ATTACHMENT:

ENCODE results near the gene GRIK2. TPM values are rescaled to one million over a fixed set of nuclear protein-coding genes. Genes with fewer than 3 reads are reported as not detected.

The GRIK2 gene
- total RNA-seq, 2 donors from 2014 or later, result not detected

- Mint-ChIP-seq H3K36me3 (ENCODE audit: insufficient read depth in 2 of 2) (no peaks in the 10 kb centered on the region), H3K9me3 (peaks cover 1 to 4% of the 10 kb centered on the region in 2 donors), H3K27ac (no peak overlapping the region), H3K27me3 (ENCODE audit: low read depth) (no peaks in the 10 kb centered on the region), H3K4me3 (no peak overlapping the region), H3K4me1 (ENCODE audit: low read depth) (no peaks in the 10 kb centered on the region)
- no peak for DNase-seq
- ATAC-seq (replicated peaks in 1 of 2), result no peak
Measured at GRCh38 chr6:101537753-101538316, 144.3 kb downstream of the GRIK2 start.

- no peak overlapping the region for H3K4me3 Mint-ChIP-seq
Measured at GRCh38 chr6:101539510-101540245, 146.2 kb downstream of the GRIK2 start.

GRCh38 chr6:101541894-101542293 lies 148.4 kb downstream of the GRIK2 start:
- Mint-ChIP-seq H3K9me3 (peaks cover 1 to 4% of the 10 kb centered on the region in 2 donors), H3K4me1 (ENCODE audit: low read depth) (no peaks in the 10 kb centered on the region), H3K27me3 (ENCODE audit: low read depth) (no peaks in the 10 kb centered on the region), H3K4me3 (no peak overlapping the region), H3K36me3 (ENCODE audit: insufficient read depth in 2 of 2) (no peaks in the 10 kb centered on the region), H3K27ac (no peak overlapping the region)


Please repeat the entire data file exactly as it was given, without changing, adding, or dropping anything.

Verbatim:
ENCODE results near the gene GRIK2. TPM values are rescaled to one million over a fixed set of nuclear protein-coding genes. Genes with fewer than 3 reads are reported as not detected.

The GRIK2 gene
- total RNA-seq, 2 donors from 2014 or later, result not detected

- Mint-ChIP-seq H3K36me3 (ENCODE audit: insufficient read depth in 2 of 2) (no peaks in the 10 kb centered on the region), H3K9me3 (peaks cover 1 to 4% of the 10 kb centered on the region in 2 donors), H3K27ac (no peak overlapping the region), H3K27me3 (ENCODE audit: low read depth) (no peaks in the 10 kb centered on the region), H3K4me3 (no peak overlapping the region), H3K4me1 (ENCODE audit: low read depth) (no peaks in the 10 kb centered on the region)
- no peak for DNase-seq
- ATAC-seq (replicated peaks in 1 of 2), result no peak
Measured at GRCh38 chr6:101537753-101538316, 144.3 kb downstream of the GRIK2 start.

- no peak overlapping the region for H3K4me3 Mint-ChIP-seq
Measured at GRCh38 chr6:101539510-101540245, 146.2 kb downstream of the GRIK2 start.

GRCh38 chr6:101541894-101542293 lies 148.4 kb downstream of the GRIK2 start:
- Mint-ChIP-seq H3K9me3 (peaks cover 1 to 4% of the 10 kb centered on the region in 2 donors), H3K4me1 (ENCODE audit: low read depth) (no peaks in the 10 kb centered on the region), H3K27me3 (ENCODE audit: low read depth) (no peaks in the 10 kb centered on the region), H3K4me3 (no peak overlapping the region), H3K36me3 (ENCODE audit: insufficient read depth in 2 of 2) (no peaks in the 10 kb centered on the region), H3K27ac (no peak overlapping the region)